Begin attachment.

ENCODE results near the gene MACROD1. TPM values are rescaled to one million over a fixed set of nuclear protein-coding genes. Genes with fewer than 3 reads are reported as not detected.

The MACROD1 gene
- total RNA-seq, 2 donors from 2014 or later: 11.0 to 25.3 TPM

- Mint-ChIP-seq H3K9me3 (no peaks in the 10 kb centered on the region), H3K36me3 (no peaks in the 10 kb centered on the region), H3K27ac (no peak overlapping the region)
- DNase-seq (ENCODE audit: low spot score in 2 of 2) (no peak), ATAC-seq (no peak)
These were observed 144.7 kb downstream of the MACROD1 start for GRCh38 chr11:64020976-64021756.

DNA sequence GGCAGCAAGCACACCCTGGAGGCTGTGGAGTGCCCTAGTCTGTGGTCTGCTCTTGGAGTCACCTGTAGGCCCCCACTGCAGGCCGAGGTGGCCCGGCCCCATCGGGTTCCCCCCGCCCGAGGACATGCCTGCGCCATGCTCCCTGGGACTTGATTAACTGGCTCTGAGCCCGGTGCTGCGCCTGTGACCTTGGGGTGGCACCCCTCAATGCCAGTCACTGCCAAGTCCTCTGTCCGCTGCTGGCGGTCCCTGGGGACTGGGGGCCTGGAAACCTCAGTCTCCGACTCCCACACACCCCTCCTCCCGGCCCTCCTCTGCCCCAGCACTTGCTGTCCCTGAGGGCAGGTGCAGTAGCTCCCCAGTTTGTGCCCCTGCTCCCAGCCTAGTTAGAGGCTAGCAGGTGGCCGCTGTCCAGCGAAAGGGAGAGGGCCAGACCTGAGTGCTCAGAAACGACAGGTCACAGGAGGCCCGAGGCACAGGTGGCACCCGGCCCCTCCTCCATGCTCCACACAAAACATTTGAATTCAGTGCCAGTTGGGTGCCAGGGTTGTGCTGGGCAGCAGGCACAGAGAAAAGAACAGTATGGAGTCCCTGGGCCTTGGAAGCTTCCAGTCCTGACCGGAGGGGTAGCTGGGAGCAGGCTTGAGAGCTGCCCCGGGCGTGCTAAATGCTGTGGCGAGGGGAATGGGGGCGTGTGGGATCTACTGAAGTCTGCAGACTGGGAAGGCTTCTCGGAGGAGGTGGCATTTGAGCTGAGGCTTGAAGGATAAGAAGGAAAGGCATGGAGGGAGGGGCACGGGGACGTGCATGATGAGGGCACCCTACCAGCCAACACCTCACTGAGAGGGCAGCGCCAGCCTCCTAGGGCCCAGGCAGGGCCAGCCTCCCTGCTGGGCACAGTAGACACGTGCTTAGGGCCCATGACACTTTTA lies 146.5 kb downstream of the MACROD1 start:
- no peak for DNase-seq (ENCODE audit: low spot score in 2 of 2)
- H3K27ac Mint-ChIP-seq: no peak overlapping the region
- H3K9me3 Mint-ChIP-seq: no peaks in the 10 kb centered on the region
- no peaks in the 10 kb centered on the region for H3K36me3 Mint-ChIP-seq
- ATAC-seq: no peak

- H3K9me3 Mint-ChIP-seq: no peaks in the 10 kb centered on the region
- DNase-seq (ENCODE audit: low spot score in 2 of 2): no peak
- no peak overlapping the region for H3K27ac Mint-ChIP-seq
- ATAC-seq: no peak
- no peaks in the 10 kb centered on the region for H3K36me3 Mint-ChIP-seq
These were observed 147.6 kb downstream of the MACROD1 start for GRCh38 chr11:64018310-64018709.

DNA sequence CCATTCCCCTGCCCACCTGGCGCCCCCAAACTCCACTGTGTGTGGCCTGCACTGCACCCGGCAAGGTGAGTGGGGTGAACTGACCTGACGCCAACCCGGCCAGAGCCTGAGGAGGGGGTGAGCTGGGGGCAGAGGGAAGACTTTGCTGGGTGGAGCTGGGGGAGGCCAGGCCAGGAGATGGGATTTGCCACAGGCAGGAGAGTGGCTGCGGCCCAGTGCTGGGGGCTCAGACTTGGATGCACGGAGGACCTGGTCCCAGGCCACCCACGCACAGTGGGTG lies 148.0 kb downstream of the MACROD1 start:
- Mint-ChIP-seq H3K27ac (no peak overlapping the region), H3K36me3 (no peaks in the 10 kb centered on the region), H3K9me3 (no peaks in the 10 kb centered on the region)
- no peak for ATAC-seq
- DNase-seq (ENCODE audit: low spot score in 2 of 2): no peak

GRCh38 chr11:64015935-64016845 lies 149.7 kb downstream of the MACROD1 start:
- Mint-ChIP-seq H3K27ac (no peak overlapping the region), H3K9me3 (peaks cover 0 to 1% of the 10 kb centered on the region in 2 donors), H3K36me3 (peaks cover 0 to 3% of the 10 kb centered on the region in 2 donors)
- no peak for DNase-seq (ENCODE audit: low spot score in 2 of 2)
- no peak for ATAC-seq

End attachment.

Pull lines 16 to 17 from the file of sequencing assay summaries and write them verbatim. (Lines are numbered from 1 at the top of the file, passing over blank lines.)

- ATAC-seq: no peak
- no peaks in the 10 kb centered on the region for H3K36me3 Mint-ChIP-seq